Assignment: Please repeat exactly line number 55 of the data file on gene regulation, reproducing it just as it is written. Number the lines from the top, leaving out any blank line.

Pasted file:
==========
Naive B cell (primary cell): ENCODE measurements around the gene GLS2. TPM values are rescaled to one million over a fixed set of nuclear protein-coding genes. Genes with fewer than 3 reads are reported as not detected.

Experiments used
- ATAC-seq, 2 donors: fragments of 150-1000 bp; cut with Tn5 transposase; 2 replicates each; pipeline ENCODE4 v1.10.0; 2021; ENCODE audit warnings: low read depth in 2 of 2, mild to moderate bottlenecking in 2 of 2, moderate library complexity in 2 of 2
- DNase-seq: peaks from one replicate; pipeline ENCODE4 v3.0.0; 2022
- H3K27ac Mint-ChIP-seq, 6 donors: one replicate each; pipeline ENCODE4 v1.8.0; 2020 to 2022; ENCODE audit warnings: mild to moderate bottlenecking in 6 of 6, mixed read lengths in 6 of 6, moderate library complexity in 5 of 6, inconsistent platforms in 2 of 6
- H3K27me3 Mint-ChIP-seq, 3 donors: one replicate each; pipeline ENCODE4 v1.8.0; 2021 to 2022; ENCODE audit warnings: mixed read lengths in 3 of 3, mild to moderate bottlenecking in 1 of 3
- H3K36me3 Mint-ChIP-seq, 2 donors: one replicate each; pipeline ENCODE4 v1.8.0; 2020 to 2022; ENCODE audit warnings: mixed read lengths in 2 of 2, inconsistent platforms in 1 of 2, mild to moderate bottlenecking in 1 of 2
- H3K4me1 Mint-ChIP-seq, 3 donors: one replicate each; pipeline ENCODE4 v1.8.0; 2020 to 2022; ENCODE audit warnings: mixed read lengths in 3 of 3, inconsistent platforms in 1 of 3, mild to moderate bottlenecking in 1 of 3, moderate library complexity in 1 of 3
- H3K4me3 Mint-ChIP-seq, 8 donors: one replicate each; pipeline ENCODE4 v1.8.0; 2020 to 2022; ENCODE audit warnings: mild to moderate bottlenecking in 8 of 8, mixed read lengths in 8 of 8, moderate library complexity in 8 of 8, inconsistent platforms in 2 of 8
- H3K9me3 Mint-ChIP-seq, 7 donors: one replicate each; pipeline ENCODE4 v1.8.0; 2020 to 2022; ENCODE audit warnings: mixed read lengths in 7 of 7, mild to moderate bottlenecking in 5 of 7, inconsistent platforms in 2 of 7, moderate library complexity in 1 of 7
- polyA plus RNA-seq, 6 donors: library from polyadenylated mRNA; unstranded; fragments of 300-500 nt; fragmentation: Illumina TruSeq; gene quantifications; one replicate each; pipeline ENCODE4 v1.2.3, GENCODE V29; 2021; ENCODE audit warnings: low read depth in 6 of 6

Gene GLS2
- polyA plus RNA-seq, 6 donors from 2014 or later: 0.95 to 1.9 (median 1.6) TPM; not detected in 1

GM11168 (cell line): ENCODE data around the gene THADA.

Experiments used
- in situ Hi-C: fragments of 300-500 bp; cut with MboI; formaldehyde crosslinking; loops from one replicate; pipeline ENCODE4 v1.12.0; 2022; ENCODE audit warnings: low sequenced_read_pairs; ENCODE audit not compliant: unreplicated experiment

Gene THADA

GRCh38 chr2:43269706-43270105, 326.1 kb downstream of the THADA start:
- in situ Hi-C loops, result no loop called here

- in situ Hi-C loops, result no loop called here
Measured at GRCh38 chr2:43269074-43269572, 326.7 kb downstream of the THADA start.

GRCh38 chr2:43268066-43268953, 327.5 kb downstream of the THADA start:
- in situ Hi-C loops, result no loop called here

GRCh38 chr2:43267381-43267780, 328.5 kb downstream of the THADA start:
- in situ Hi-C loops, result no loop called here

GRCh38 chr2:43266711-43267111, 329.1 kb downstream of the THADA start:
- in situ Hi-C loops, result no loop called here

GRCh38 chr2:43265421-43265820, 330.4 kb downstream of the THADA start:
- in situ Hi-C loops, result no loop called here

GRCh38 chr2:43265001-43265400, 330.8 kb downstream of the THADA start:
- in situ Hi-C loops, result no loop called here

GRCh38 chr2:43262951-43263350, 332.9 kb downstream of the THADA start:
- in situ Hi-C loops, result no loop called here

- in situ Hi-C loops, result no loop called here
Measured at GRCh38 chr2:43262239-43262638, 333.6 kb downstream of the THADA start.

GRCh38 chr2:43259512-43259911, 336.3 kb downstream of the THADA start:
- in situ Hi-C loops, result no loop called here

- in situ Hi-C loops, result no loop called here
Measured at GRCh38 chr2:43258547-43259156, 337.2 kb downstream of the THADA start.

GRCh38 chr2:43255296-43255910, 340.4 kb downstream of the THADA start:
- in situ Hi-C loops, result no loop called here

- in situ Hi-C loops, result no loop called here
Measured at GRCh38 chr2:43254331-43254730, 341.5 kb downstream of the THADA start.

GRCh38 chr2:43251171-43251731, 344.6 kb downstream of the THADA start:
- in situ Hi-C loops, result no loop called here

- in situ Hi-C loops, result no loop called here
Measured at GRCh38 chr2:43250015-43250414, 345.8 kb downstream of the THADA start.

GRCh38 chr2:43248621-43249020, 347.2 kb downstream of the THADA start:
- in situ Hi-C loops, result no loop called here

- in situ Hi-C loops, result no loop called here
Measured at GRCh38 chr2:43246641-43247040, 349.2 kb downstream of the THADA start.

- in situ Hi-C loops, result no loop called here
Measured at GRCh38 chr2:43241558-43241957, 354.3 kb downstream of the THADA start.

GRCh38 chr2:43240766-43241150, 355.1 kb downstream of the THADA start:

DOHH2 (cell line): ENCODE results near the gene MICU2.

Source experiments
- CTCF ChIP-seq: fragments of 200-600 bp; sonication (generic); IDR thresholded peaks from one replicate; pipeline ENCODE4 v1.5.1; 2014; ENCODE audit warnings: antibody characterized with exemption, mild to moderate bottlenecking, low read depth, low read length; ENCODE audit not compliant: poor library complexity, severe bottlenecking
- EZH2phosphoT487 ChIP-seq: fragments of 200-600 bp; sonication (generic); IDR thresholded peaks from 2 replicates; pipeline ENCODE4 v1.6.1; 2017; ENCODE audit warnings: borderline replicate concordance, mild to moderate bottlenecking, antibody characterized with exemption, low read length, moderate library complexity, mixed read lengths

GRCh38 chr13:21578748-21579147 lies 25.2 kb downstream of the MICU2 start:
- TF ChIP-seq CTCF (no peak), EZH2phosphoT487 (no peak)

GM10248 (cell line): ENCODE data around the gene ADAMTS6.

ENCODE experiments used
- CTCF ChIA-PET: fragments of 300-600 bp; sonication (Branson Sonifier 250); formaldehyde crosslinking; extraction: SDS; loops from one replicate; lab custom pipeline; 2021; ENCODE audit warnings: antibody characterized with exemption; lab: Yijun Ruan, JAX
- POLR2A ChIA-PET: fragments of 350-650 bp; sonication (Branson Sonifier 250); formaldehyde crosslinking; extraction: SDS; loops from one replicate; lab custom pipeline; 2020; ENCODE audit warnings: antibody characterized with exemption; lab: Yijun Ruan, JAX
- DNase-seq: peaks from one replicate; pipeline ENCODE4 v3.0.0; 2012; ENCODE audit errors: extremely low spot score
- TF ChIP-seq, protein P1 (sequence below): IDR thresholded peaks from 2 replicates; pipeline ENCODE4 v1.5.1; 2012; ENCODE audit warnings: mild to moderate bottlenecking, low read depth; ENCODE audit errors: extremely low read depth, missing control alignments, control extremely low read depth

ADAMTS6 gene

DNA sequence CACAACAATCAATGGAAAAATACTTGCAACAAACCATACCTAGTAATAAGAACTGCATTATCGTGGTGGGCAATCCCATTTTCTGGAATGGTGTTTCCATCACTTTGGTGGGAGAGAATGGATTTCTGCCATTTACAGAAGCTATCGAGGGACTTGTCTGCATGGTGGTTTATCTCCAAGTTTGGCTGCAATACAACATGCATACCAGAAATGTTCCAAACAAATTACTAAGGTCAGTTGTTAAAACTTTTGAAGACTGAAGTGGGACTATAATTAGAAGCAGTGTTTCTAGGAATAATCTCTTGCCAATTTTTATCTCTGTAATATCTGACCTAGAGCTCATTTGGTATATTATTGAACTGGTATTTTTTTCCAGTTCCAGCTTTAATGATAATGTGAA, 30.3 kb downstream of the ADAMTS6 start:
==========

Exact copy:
DOHH2 (cell line): ENCODE results near the gene MICU2.